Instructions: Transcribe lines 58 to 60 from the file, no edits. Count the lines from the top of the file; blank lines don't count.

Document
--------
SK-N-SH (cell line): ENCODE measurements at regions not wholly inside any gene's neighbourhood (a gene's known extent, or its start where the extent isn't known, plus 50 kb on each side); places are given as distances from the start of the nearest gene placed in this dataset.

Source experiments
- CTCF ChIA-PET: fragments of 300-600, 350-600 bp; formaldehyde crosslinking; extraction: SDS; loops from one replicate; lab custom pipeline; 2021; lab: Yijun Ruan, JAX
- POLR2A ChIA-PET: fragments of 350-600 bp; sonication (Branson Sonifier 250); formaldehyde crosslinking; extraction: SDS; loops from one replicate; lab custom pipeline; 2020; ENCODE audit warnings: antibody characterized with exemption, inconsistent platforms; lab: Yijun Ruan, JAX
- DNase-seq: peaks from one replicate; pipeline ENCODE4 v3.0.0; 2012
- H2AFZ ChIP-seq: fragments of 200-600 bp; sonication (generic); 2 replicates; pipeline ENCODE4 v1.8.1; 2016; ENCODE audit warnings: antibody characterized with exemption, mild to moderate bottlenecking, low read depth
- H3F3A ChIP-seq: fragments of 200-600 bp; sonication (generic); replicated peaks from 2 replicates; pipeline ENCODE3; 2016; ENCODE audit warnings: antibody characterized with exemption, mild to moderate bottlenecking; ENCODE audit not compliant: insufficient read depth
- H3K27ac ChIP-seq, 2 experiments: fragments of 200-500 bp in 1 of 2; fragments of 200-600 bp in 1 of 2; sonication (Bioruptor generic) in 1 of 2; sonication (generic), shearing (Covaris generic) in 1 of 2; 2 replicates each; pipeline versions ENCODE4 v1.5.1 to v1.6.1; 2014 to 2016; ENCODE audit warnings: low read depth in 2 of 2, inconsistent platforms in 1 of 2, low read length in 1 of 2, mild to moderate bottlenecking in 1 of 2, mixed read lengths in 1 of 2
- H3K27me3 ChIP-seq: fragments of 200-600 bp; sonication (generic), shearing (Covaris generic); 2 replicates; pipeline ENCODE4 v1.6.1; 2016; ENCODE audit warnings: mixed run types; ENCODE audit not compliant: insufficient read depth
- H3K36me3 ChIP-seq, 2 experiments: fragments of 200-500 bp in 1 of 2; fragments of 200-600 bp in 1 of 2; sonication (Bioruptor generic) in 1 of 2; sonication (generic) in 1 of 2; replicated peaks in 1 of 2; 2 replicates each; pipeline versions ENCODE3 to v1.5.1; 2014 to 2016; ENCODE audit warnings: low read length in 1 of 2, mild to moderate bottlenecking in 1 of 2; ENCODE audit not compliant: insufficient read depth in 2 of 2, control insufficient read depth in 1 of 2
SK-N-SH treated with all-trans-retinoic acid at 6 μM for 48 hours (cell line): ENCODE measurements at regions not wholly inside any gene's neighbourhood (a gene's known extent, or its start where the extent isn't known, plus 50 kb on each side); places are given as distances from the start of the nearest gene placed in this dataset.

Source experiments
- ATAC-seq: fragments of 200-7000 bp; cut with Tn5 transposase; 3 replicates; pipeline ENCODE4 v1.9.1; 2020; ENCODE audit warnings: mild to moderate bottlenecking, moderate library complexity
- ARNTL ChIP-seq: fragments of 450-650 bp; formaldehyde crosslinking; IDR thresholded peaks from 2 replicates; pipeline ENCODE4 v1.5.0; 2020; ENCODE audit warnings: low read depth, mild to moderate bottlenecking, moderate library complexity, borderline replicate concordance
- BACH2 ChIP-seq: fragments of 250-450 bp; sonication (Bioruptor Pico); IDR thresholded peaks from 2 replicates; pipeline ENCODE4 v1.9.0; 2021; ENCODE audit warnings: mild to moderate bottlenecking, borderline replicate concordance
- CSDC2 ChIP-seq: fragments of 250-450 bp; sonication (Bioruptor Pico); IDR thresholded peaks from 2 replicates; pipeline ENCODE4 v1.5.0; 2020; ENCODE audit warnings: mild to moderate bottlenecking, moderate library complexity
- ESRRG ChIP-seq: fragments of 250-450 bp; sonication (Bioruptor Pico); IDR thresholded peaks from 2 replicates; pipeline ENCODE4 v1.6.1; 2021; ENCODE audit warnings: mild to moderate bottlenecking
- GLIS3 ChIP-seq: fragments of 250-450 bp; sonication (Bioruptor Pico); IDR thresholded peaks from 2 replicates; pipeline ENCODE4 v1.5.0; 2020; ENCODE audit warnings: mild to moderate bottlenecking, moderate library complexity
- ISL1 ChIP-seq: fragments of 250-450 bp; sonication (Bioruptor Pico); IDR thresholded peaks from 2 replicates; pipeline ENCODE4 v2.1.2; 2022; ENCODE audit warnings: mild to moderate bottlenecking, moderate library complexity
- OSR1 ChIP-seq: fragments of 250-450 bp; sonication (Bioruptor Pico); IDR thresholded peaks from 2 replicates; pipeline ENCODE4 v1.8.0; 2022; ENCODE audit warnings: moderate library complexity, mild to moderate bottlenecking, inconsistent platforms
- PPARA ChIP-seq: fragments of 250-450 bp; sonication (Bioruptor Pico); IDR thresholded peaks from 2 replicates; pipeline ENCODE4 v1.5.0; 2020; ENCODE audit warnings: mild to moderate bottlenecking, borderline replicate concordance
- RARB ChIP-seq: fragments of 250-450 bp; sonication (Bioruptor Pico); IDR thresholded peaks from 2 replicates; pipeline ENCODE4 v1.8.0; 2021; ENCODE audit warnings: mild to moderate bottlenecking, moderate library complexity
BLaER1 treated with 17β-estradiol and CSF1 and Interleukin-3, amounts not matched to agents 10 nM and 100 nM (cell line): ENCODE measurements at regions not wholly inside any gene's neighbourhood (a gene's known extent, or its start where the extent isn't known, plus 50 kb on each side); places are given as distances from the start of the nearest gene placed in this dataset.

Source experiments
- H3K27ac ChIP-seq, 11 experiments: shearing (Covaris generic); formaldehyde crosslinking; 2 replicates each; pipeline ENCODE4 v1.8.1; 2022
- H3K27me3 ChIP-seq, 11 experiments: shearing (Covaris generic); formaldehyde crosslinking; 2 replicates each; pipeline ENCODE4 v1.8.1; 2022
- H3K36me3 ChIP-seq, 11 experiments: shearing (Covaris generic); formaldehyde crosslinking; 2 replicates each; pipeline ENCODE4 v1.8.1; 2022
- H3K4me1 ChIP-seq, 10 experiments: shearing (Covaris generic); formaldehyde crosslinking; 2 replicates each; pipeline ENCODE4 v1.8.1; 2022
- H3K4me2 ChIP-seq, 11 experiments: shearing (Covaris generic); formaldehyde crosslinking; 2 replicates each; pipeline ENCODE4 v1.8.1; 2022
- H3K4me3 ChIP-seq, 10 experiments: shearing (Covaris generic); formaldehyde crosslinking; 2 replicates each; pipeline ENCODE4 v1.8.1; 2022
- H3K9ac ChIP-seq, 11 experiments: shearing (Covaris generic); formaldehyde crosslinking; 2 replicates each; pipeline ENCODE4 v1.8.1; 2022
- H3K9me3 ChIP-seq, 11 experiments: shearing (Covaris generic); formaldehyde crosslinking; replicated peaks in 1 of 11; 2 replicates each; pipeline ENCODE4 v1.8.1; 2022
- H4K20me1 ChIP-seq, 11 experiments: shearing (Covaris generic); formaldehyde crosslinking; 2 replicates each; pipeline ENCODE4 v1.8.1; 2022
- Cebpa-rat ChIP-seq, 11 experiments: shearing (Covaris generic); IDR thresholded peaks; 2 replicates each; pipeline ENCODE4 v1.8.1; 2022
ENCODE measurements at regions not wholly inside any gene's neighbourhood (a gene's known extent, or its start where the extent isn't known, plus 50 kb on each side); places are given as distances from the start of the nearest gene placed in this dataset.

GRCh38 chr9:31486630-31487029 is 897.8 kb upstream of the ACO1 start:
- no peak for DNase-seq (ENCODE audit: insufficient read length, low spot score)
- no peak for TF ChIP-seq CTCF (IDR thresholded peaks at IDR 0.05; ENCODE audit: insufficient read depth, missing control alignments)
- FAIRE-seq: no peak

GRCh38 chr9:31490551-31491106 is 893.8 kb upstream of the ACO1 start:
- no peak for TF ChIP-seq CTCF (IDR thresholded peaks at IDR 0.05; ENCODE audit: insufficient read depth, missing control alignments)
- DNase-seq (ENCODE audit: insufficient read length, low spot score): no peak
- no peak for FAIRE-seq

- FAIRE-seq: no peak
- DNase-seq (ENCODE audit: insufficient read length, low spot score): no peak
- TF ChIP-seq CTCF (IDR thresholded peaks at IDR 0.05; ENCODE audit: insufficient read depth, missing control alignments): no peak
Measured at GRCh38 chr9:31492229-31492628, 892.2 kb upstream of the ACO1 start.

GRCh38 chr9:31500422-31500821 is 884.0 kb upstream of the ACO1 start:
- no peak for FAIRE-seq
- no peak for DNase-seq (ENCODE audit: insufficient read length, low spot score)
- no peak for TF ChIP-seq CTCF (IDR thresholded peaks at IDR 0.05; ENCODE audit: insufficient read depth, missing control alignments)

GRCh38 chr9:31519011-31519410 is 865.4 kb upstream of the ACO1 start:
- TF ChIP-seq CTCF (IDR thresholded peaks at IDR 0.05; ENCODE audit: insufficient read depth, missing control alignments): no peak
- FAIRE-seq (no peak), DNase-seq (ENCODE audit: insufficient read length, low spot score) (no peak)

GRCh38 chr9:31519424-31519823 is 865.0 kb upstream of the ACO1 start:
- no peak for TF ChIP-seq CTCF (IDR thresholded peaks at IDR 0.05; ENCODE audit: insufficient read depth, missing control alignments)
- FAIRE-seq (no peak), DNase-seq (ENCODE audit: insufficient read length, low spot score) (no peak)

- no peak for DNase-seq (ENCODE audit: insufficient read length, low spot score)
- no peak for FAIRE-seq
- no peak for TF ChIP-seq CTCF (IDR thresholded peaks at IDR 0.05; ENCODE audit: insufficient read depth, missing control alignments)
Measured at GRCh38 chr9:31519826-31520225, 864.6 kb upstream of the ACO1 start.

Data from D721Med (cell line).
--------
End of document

- no peak for DNase-seq (ENCODE audit: insufficient read length, low spot score)
- no peak for FAIRE-seq
- no peak for TF ChIP-seq CTCF (IDR thresholded peaks at IDR 0.05; ENCODE audit: insufficient read depth, missing control alignments)